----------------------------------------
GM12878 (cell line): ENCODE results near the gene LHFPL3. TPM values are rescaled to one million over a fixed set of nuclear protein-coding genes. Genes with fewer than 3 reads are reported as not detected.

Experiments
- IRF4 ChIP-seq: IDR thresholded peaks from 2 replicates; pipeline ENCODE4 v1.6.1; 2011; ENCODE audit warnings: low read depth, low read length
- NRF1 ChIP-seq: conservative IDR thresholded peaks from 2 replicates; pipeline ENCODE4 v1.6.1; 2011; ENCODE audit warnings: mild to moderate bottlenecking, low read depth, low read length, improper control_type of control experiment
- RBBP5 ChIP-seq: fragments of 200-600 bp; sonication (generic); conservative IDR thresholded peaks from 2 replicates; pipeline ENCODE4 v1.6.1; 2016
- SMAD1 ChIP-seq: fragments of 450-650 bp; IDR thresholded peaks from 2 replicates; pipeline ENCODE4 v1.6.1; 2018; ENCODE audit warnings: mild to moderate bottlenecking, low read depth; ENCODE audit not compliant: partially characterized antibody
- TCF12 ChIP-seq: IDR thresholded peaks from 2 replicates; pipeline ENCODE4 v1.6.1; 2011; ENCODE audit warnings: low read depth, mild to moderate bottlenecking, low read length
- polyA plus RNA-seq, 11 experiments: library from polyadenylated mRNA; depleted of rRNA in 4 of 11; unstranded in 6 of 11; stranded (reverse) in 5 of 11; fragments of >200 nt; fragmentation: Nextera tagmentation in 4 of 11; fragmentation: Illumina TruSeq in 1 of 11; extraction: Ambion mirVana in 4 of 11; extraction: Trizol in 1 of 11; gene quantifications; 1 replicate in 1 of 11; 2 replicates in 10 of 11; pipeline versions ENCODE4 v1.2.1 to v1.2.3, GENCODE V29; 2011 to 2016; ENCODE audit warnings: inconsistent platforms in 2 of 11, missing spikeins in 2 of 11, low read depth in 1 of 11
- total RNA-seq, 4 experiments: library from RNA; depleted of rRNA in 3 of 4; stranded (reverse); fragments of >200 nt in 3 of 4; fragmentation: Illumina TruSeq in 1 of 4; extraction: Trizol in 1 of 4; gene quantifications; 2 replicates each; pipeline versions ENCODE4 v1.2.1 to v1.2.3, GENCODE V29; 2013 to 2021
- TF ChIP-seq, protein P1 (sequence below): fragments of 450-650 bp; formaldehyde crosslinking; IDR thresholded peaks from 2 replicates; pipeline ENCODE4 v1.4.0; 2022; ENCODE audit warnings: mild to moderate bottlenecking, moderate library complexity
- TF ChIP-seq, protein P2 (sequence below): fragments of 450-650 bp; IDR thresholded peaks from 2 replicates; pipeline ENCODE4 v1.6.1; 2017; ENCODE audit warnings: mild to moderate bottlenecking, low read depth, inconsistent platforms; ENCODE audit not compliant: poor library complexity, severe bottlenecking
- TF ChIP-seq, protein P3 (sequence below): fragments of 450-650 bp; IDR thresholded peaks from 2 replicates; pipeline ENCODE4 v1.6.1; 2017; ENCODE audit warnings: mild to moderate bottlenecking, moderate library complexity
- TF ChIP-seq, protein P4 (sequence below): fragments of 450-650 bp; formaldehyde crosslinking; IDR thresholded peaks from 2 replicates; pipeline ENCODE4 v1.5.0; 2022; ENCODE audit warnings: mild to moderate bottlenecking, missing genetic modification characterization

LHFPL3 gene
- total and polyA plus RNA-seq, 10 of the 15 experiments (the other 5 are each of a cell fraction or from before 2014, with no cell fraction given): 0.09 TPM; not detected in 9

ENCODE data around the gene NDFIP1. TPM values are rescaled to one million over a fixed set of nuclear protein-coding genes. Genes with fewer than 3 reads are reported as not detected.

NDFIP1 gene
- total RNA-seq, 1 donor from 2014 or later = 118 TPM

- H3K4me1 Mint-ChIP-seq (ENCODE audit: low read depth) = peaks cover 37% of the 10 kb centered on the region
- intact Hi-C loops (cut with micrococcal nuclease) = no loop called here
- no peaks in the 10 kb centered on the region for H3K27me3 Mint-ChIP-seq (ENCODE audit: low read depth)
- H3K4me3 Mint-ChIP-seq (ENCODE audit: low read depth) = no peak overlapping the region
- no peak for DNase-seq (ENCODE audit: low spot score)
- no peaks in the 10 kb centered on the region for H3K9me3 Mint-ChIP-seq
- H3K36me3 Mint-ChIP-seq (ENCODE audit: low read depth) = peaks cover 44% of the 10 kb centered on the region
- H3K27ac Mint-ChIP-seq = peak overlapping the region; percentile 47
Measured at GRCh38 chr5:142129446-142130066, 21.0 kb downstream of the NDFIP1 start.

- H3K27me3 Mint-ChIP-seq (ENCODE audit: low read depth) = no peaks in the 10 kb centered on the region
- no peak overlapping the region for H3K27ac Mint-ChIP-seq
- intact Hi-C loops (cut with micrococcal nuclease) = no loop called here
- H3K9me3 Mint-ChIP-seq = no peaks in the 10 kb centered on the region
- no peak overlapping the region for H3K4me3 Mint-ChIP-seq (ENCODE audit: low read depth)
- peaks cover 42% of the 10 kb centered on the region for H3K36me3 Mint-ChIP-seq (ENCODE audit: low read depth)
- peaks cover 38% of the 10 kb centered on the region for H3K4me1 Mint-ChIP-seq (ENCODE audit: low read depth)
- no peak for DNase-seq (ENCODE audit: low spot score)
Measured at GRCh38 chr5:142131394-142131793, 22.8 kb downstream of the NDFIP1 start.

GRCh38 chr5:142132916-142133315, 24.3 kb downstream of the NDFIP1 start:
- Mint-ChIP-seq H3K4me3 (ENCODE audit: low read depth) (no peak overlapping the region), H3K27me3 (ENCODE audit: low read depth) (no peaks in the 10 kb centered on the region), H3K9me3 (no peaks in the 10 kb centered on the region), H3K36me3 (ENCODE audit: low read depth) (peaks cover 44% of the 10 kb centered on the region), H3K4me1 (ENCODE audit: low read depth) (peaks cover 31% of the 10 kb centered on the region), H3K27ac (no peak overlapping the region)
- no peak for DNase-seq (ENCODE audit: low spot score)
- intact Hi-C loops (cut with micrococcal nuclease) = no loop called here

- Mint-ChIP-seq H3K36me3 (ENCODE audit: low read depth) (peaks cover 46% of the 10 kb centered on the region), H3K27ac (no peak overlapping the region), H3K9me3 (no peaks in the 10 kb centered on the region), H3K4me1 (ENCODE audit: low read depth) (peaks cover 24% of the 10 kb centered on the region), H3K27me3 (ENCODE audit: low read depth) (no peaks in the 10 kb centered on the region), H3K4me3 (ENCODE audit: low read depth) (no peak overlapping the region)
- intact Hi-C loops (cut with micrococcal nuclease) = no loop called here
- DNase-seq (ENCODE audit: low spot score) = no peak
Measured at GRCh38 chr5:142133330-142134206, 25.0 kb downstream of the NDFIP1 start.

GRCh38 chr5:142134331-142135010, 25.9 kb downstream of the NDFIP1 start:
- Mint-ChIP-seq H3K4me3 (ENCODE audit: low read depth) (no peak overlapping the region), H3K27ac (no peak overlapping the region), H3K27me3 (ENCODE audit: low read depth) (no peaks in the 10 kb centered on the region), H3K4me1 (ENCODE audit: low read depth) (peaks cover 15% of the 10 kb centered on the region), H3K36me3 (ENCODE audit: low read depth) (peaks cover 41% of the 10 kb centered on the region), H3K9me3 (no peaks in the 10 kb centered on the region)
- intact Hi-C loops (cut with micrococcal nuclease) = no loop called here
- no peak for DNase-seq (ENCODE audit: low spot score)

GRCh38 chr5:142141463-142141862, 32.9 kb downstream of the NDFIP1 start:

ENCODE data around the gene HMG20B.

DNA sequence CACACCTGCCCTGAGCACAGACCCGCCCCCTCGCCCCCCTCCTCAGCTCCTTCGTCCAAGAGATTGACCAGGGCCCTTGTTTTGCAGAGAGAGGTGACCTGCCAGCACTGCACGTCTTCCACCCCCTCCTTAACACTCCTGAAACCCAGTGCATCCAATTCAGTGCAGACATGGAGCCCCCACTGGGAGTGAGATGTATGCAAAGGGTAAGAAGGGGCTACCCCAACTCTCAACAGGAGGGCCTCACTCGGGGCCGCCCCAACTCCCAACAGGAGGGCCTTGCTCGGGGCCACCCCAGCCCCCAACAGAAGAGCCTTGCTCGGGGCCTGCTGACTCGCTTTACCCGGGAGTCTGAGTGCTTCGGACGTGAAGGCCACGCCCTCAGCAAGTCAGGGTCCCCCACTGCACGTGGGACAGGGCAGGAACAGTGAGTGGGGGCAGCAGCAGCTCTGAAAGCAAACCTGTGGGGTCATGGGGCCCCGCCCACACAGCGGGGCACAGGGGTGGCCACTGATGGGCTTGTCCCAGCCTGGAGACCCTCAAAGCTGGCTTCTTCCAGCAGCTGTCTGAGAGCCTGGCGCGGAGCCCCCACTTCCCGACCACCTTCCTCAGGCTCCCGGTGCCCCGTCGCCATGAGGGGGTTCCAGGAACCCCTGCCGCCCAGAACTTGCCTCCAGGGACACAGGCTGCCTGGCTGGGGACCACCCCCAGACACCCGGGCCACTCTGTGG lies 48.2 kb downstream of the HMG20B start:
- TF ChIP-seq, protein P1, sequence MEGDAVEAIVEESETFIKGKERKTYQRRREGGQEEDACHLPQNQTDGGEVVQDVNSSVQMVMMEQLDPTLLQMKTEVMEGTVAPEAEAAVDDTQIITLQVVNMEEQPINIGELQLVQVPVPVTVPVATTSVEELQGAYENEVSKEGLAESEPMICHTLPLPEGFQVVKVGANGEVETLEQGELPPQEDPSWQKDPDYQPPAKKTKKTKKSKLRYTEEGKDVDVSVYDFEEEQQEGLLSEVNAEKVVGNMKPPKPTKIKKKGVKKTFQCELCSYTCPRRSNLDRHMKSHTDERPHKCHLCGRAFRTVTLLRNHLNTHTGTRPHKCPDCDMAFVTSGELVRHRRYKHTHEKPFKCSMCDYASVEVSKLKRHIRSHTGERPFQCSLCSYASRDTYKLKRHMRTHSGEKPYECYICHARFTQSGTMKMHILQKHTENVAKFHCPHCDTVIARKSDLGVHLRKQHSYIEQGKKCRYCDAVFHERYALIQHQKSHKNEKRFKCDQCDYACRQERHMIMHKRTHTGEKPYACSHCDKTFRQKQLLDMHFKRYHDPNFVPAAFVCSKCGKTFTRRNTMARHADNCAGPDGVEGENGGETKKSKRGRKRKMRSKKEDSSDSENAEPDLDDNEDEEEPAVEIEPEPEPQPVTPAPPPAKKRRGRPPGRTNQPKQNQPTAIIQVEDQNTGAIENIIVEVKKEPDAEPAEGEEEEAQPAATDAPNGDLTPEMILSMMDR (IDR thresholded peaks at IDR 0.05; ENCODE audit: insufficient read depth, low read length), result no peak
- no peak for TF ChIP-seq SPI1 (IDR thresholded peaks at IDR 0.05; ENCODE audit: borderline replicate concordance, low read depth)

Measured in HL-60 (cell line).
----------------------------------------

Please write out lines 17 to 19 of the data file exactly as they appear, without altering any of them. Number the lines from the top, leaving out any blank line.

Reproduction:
NDFIP1 gene
- total RNA-seq, 1 donor from 2014 or later = 118 TPM

- H3K4me1 Mint-ChIP-seq (ENCODE audit: low read depth) = peaks cover 37% of the 10 kb centered on the region